Message from the Chief Commissioner

Crime Prevention & Community Safety

Crime Prevention Through Environmental Design

Release date: Wed 21 March 2007

Last updated: Tue 9 June 2015

Crime Prevention Through Environmental Design or "CPTED" (pronounced sep-ted) is an approach to crime prevention that takes into account the relationship between the physical environment and the users of that environment.

We all recognise when the space we are in sends us a message about safety, "this is a safe place" or danger, "this is an unsafe place". The theory behind CPTED is that the design of a physical environment can produce behavioural effects that will reduce both the incidence and fear of crime. These behavioural effects can be accomplished by reducing the suceptibility of the environment to support criminal behaviour.

There are three basic strategies in CPTED:

  • Natural access control
  • Natural surveillance
  • Territorial reinforcement.

Natural access control

The design concept of access control is directed primarily at decreasing criminal accessibility. Natural access control restricts criminal intrusion, in particular into areas where they will not be easily observed, by:

  • Limiting access
  • Increasing natural surveillance

Gates, fences, walls, footpaths, landscaping and lighting can be used to: 

  • Clearly guide the public to and from specific entrances and exits.
  • Prevent or discourage public access to or from dark or unmonitored areas.
  • Enable intruders to be more easily recognised.

Activity support
Activity support refers to safety measures that use a specific activity planned for a specific space. It involves locating an activity so individuals engaged in that activity become part of the natural surveillance system. The following examples demonstrate how activity support can operate to increase safety.

  • The perception of safety for normal users of a space or building, and the perception of risk for offenders, can be increased by placing safe activities in places that will discourage would-be offenders.
  • High-risk activities should be shifted to safer locations to overcome the vulnerability of these activities and to take advantage of natural surveillance within the safe area.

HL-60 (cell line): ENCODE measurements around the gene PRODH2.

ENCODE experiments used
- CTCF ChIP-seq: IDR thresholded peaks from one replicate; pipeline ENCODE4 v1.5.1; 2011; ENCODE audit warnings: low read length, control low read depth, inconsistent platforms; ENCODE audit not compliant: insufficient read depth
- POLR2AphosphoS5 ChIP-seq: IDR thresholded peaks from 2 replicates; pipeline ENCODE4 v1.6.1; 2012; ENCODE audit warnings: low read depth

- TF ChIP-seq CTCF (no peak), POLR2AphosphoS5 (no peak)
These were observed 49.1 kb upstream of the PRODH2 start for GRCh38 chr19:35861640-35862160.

• Gathering areas should be located in areas that provide for natural surveillance and access control or in locations away from the view of would-be offenders
  • Space can be scheduled to accommodate the most effective activities and to tolerate the appropriate intensity of particular behaviours.

Proper maintenance of landscaping, lighting treatment and other features can assist in the prevention of crime. For example:

  • Maintaining lighting fixtures to prescribed standards.
  • Maintaining landscaping prescribed standards.
  • Balancing potential conflicts between surveillance and landscaping as groundcover, shrubs and trees mature.

Natural surveillance

Natural surveillance is a design concept that aims to keep potential offenders and intruders under observation through the creation of environments where there is sufficient opportunity for people engaged in their normal behaviour to observe the space around them. Areas can be designed so they are more easily observed through:

  • Design and placement of physical features to maximise visibility. For example, through building orientation, windows, entrances and exits, car parking areas, refuse containers, walkways, guard gates, landscape trees and shrubs, use of walls such as wrought iron or picket fences, signage and other physical obstructions.
  • Placement of persons or activities to maximize surveillance possibilities.
  • Maintenance of minimum lighting standards to provide for night-time illumination of parking lots, walkways, entrances, exits and related areas.

Territorial reinforcement

Territoriality is a design concept that clearly delineates private space from semi-public and public spaces and also creates a sense of ownership. When there is a sense of ownership within a space, strangers and intruders stand out and are more easily identified. This can be achieved through:

  • Reinforcing existing natural surveillance and natural access control strategies with additional symbolic or social ones to enhance a feeling of legitimate ownership.
  • Designing a space to accommodate long-term and continued use and to fit its intended purpose.
  • Using pavement treatments, landscaping, art, signage, screening and fences to define and outline ownership of space.
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